It is common knowledge that the Movement of Democratic Change (MDC) party won the parliamentary and presidential elections earlier this year. Based on its performance, it would therefore be fair to say that the MDC would probably have also won last week’s presidential run-off had it not pulled out at the last moment. Yet, despite these facts, Zanu-PF still remains in power today. Robert Mugabe has once again outmaneuvered his opponents in Zimbabwe and abroad, writes Mpho Ncube.

A defining moment for Zimbabwe

Bill Saidi

2008-07-03, Issue 385

It may be too early to speak of a positive response to calls for a government of national unity. It would be most encouraging to conclude that both parties are agreed on the essence of a GNU. But this would not be an accurate or even remotely hopeful analysis of the scenario. First, there is the violence in which unarmed citizens have been victims of mayhem. Secondly, there is the unresolved question of who should head this GNU - Tsvangirai or Mugabe. If this were going to turn out to be a defining moment for Zimbabwe, you could argue, with good reason, that both men would lower their own personal expectations in favour of their country’s and their people’s. But would that be realistic? asks Bill Saidi.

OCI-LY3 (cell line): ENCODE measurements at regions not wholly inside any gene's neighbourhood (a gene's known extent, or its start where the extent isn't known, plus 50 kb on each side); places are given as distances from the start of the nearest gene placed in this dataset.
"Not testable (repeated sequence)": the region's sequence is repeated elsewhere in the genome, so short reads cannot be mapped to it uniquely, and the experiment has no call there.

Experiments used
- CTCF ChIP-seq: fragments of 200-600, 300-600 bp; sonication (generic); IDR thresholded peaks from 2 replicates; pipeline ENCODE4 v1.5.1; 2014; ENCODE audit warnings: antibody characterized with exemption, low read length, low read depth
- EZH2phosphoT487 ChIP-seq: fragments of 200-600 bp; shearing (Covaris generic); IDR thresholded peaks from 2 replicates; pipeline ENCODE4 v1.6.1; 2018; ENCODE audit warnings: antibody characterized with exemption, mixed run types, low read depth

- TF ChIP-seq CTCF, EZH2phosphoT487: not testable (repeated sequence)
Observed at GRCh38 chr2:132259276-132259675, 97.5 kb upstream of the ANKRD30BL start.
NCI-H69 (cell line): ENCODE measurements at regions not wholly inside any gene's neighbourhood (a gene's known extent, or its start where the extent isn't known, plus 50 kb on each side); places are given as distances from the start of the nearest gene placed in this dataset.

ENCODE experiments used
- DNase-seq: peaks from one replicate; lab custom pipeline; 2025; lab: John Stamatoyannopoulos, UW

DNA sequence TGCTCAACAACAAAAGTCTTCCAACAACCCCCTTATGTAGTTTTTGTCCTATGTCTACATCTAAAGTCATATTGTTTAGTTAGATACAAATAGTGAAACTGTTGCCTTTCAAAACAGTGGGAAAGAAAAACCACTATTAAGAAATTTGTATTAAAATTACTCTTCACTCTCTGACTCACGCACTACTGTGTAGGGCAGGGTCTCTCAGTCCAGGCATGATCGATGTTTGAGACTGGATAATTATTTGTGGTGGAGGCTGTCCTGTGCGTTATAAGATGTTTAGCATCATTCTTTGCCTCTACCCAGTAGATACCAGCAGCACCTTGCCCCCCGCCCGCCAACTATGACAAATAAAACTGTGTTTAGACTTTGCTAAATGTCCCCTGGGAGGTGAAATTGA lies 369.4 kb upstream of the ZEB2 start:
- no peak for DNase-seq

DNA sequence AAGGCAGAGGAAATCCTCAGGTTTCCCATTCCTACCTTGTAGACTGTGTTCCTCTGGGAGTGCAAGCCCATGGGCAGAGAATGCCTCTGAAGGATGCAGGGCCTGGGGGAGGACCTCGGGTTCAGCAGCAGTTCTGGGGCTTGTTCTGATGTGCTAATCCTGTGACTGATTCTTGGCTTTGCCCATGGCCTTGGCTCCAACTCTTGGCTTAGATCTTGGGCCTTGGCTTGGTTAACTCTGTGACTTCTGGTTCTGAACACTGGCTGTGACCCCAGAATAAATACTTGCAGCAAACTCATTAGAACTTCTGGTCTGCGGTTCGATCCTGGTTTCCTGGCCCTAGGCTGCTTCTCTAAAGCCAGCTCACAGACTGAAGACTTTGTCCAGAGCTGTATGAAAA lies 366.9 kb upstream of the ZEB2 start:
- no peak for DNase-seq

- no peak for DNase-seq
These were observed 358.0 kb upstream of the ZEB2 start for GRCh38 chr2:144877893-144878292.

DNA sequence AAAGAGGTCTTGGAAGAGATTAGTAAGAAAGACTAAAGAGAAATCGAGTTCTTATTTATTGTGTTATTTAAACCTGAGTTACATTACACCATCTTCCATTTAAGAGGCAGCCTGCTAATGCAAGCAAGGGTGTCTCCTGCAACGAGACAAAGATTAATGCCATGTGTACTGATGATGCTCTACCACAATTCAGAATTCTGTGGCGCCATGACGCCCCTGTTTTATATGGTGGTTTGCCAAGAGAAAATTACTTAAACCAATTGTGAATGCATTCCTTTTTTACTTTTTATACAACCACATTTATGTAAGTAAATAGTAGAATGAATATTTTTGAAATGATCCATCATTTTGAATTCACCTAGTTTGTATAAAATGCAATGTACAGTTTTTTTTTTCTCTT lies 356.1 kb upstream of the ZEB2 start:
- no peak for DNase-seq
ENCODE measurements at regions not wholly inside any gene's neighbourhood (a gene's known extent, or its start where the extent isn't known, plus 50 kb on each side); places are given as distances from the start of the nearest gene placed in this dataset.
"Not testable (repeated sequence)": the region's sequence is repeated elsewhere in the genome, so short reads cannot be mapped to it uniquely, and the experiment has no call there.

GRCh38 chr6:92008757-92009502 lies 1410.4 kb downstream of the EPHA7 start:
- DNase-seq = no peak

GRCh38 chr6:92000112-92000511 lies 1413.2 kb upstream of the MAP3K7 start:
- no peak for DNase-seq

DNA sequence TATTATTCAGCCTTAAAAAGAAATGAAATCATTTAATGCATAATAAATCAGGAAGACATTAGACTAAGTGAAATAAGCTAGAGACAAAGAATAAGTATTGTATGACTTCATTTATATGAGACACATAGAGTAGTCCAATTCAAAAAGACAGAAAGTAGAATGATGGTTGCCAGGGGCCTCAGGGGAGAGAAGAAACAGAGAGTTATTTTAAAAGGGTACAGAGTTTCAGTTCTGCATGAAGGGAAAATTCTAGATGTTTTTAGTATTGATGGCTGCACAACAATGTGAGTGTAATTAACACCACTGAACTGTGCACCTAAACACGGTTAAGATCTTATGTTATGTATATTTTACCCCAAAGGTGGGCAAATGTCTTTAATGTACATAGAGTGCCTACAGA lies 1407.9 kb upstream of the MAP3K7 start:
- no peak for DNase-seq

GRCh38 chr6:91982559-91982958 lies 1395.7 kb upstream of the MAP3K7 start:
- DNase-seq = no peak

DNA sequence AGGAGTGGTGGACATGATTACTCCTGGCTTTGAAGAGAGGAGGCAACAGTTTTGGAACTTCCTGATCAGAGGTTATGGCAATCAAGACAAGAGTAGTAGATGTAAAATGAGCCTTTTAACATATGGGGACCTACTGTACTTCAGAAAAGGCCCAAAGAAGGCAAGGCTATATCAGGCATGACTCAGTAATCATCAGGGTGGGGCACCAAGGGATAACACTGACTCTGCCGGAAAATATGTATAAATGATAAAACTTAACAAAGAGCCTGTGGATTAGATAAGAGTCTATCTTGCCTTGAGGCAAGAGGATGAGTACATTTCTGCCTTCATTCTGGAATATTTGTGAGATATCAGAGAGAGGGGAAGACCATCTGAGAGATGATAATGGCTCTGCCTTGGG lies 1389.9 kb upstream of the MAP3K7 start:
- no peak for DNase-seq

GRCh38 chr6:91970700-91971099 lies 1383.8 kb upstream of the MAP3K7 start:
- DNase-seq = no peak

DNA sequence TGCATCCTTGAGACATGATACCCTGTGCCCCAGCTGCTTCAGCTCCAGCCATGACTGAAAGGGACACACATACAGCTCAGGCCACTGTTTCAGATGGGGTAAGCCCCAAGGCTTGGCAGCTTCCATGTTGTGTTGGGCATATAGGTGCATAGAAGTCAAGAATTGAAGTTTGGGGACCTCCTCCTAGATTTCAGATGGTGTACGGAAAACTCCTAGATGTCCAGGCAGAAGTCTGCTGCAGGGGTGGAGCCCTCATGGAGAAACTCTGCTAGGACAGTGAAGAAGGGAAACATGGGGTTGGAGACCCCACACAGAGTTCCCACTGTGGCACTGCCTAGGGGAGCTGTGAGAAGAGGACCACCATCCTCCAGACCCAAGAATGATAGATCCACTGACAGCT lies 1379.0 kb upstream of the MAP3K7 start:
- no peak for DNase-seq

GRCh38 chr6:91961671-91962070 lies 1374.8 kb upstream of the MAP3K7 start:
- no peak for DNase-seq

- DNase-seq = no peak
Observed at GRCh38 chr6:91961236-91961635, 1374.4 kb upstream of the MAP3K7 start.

Zimbabwe - The mark of Cain

Henning Melber

2008-07-03, Issue 385

The struggle was not only against unjust minority rule. It was also about the struggle for democracy, human rights, civil liberties and, most importantly, the necessary material redistribution of wealth to allow all these other values to become social and political reality for the broad majority. Once these goals were betrayed by a new post-colonial elite, solidarity by activists internationally needs to be re-positioned. We now have a responsibility to protect and support those were cheated and denied the fruits of freedom. We have a responsibility to support those who now continue to seek emancipation from new forms of oppression and totalitarian rule, writes Henning Melber.

Zimbabwe: hunger, terror, displacement and death

Mary Ndlovu

2008-06-26, Issue 384

Since March, Zimbabwe has had no Parliament, no local government councils, no legitimate executive, and ZANU PF has ruled by decree in response to the orders of the JOC – acronym for the military junta which now controls the nation, along with Mr. Mugabe and Reserve Bank Governor Mr. Gono, who is needed to print money, writes Mary Ndlovu. SADC governments allowed the charade to continue, talked to and dealt with the illegitimate government as if nothing was wrong. If SADC fails in its self-assigned disaster management, if the AU is unable or unwilling to step into the breach - hunger, terror, displacement, and death stare Zimbabweans in the face.

What next for Zimbabwe?

Janah Ncube

2008-06-25, Issue 384

SADC and other African countries need to recognise that the fate of Zimbabwe is in their hands. We are not seeking the west to rescue our country, we are calling on our brothers and sisters to help us at our most dire need. The Heads of State in the SADC region now need to stand with the people of Zimbabwe and not its political leaders, writes Janah Ncube.